For part c, what is the difference between 'expected value' and 'most probable value' and why aren't they the same thing?

I initially thought it would just be the peak of the graph so I just plotted it on desmos and used the peak x-value but that didnt seem to work?

Any help always appreciated.
Original post by mosaurlodon
For part c, what is the difference between 'expected value' and 'most probable value' and why aren't they the same thing?
I initially thought it would just be the peak of the graph so I just plotted it on desmos and used the peak x-value but that didnt seem to work?
Any help always appreciated.

Theyre the usual definitions, though b) is for rays arriving and c) is for rays detected which are different random variables due to the saturation. The expected value is a standard a level concept and for a discrete random variable is the sum over n of
x_n p(x_n)

The most probable (mode, integer) and the expected value (mean, real) for a standard poisson are related though
https://en.wikipedia.org/wiki/Poisson_distribution
You can work it out without calculating the actual probabilities (hint 3, b).

The famous example of the mode and mean being different is that the mean number of legs a person has is something like 1.995 as noone has more than 2 but a few people have 0 or 1. The mode is obviously 2.
(edited 2 months ago)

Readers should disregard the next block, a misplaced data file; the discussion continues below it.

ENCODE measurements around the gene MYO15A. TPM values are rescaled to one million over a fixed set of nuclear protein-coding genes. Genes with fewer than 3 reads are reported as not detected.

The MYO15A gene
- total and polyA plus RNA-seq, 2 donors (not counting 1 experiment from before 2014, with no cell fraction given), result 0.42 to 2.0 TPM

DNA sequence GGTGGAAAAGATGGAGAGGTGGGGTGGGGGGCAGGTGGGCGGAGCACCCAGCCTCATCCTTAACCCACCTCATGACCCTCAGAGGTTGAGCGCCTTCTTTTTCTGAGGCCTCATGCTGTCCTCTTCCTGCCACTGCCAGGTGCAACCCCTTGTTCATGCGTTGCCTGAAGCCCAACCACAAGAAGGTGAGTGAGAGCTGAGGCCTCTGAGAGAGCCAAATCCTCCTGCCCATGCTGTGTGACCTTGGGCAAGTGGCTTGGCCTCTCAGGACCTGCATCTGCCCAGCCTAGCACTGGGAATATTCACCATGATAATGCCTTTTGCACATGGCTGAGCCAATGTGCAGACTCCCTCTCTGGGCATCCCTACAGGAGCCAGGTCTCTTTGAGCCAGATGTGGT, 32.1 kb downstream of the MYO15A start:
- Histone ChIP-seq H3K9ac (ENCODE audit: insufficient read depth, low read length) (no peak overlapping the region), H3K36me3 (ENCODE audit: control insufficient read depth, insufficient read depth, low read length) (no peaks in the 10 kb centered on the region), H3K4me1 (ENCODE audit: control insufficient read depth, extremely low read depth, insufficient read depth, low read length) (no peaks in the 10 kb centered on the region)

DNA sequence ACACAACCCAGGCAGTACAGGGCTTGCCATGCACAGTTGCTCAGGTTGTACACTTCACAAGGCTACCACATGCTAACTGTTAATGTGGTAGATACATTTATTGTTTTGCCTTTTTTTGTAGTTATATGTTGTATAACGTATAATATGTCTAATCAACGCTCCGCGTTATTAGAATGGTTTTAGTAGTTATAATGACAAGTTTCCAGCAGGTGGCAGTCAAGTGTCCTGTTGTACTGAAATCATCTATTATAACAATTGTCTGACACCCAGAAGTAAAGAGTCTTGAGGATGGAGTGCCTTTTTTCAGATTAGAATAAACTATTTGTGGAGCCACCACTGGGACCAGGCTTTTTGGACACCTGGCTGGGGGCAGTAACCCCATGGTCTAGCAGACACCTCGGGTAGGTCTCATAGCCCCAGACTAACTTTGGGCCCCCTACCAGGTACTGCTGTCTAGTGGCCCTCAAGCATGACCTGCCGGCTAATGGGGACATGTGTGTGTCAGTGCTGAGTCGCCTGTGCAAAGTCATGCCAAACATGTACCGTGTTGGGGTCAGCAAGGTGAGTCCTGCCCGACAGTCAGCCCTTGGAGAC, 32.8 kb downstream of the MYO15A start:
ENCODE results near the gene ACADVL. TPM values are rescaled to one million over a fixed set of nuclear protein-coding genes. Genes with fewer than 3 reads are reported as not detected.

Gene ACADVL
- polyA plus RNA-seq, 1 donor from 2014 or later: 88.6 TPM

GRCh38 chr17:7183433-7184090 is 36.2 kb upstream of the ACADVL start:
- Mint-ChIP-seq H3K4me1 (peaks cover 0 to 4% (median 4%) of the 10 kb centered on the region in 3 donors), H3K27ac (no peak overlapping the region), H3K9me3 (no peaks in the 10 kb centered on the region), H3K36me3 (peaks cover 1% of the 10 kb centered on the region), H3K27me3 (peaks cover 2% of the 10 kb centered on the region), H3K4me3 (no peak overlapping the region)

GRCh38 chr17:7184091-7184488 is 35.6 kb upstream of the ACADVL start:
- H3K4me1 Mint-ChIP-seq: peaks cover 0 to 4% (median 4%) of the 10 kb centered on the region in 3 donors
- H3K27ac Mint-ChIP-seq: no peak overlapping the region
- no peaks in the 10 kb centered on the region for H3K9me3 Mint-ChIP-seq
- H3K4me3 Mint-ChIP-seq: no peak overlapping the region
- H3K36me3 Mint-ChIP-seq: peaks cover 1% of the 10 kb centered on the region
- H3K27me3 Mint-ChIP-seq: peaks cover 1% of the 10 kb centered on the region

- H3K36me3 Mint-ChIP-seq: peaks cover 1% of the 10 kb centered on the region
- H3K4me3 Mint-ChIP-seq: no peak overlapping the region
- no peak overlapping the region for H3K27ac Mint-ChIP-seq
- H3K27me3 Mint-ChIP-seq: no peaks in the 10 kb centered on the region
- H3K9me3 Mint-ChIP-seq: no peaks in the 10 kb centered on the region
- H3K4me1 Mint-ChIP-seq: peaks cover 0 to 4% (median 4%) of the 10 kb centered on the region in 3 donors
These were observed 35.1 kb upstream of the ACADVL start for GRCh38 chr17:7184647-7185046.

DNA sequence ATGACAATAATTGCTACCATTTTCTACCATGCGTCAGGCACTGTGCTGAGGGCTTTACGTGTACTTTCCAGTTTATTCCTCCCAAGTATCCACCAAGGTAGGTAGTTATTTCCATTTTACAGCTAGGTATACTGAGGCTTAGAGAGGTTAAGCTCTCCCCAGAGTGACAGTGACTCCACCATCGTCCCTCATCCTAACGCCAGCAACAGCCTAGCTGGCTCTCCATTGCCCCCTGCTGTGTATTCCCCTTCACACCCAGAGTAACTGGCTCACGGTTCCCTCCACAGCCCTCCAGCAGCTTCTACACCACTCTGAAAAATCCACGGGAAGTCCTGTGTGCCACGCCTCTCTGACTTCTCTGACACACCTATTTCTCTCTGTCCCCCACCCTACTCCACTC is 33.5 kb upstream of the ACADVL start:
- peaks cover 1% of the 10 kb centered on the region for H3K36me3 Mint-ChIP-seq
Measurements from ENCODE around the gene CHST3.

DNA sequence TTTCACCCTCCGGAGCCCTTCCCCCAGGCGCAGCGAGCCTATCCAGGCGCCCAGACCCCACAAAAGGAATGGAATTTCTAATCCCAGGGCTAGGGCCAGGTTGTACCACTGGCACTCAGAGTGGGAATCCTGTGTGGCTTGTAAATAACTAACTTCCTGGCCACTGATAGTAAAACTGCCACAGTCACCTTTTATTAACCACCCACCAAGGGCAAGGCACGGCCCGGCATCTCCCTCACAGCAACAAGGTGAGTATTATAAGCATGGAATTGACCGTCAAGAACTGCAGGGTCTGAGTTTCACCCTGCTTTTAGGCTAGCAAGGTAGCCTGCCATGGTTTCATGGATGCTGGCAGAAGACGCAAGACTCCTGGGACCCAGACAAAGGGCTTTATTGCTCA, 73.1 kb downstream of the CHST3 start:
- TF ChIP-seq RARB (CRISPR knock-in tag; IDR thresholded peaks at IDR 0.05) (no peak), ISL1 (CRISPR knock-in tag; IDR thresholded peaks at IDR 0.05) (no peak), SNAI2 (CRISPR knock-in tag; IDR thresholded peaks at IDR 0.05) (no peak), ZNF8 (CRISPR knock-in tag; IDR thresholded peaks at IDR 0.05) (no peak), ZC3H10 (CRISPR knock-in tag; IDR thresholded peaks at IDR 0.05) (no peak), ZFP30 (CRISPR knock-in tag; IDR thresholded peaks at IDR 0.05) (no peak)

Oh so the expected value is just the value for lambda?

(edited 2 months ago)
Original post by mosaurlodon
Oh so the expected value is just the value for lambda?

For a standard poisson distribution the mean or expected value is lambda. However, for c) its a slighlty modified poisson distribution due to the saturation and the mean will be a bit less than lambda.
Wait actually im a little confused about the standard expected value part - using desmos I just did P(x_n)*x_n and summed it but this seems to approach 0 rather than lambda.

I also dont really get how the saturation part works - I know intuitively it shifts the entire graph to the left, since the lower values must be more probable but dont really know by what factor it shifts?
90*0.03777 = 3.4
When you calculcate the expected value, you dont divide by "t", its the random value multiplied by the probabilitiy (summed).

For the saturation, the new p(5) will be the old P(X>=5) for the poisson as all values of 5 or greater are mapped to 5. Thats why part a) gets you to calculate the probability of saturation.
Oh I see...
so the value would be 2.530+[part a answer]*5

Thank you very much
Original post by mosaurlodon
Oh I see...
so the value would be 2.530+[part a answer]*5

Thank you very much

Yes, didnt read the first line properly at first.